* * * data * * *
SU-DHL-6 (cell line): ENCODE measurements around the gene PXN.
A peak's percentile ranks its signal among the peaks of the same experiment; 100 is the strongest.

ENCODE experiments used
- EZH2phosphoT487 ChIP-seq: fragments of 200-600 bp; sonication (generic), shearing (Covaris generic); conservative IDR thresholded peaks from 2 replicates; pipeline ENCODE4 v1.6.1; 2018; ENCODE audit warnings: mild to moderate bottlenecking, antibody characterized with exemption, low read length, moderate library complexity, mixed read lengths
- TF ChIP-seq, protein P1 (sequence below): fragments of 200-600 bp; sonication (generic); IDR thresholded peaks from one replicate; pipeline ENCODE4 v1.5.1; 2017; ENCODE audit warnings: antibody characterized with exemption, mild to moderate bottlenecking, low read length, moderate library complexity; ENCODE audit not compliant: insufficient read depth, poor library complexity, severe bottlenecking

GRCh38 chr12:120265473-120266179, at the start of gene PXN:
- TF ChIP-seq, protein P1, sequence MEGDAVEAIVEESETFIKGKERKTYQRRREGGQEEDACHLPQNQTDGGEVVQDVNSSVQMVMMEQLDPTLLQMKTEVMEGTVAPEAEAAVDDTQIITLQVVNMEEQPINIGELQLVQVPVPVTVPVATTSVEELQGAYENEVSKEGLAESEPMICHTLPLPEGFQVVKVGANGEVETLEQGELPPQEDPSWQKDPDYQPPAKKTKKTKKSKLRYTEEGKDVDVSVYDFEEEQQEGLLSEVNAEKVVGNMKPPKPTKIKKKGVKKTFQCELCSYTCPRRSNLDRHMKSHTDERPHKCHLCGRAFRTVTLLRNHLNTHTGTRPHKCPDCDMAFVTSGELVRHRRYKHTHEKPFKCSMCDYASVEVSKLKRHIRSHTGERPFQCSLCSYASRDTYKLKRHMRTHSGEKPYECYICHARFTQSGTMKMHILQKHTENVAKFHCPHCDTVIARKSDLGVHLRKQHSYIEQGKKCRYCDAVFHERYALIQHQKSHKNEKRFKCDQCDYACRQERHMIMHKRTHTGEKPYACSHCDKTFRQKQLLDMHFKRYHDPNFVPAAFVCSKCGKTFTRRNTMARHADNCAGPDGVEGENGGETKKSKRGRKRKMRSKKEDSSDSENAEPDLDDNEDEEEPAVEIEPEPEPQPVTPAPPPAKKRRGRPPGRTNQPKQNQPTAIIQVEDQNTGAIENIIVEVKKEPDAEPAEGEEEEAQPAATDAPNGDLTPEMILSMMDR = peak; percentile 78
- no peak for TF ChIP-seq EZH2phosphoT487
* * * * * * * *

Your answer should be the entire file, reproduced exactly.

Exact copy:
SU-DHL-6 (cell line): ENCODE measurements around the gene PXN.
A peak's percentile ranks its signal among the peaks of the same experiment; 100 is the strongest.

ENCODE experiments used
- EZH2phosphoT487 ChIP-seq: fragments of 200-600 bp; sonication (generic), shearing (Covaris generic); conservative IDR thresholded peaks from 2 replicates; pipeline ENCODE4 v1.6.1; 2018; ENCODE audit warnings: mild to moderate bottlenecking, antibody characterized with exemption, low read length, moderate library complexity, mixed read lengths
- TF ChIP-seq, protein P1 (sequence below): fragments of 200-600 bp; sonication (generic); IDR thresholded peaks from one replicate; pipeline ENCODE4 v1.5.1; 2017; ENCODE audit warnings: antibody characterized with exemption, mild to moderate bottlenecking, low read length, moderate library complexity; ENCODE audit not compliant: insufficient read depth, poor library complexity, severe bottlenecking

GRCh38 chr12:120265473-120266179, at the start of gene PXN:
- TF ChIP-seq, protein P1, sequence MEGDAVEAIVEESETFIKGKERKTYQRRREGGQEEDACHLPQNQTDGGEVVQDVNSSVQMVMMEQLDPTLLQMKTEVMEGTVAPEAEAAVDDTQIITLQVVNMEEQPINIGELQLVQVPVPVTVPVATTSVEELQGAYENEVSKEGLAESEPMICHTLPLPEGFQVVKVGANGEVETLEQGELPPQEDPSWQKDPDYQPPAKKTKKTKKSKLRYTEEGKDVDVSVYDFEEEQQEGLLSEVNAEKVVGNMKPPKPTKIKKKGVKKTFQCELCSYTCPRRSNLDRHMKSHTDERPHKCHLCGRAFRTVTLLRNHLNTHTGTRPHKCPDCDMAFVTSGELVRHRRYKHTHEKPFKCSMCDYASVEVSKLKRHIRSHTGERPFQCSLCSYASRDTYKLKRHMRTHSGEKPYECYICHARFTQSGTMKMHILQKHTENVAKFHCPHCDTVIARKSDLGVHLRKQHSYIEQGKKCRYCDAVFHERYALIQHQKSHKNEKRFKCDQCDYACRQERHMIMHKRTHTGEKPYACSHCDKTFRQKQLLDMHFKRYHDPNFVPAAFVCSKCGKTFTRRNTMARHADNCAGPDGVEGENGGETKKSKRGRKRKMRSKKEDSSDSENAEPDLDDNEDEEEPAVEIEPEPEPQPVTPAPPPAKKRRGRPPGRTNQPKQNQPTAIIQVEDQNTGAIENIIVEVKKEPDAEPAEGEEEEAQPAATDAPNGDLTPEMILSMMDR = peak; percentile 78
- no peak for TF ChIP-seq EZH2phosphoT487